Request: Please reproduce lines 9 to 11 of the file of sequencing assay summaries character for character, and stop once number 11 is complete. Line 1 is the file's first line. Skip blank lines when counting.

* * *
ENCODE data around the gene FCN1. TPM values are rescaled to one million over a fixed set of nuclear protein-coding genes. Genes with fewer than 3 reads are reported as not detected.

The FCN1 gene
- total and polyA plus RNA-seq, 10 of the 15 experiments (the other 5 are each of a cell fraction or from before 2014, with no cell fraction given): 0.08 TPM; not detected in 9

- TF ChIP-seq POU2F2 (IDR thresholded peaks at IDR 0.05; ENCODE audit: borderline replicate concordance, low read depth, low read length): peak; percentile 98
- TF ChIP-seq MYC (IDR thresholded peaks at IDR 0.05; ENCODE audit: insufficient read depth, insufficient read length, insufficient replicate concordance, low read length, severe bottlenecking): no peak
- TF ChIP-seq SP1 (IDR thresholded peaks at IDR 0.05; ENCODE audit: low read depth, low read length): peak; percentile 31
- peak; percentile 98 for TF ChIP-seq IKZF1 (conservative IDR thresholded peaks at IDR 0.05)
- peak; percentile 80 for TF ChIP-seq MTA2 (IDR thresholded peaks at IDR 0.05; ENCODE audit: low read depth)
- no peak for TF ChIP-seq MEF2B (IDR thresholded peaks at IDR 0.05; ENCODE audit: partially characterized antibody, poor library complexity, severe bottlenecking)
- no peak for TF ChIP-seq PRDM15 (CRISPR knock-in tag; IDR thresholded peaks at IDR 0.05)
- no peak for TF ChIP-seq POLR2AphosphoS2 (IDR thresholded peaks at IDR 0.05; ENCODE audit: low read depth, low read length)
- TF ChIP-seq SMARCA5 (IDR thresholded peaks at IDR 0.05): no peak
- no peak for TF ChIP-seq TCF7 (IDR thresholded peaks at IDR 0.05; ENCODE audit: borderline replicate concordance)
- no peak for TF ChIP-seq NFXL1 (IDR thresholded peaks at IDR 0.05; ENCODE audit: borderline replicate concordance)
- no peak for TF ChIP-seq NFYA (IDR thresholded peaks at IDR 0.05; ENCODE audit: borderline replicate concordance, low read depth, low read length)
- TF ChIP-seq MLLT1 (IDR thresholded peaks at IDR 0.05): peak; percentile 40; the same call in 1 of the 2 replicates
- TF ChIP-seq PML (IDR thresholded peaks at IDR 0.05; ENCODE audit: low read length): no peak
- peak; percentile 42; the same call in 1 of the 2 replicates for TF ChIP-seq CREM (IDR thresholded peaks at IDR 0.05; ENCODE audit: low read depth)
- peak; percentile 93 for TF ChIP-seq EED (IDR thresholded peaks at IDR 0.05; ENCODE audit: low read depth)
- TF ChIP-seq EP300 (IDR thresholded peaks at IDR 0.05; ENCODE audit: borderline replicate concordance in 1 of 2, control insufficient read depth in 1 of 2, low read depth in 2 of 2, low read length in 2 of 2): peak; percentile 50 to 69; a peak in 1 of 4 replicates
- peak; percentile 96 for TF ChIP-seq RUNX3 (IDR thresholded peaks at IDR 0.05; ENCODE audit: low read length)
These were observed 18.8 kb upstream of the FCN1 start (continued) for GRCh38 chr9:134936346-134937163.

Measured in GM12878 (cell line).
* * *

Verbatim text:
- no peak for TF ChIP-seq MEF2B (IDR thresholded peaks at IDR 0.05; ENCODE audit: partially characterized antibody, poor library complexity, severe bottlenecking)
- no peak for TF ChIP-seq PRDM15 (CRISPR knock-in tag; IDR thresholded peaks at IDR 0.05)
- no peak for TF ChIP-seq POLR2AphosphoS2 (IDR thresholded peaks at IDR 0.05; ENCODE audit: low read depth, low read length)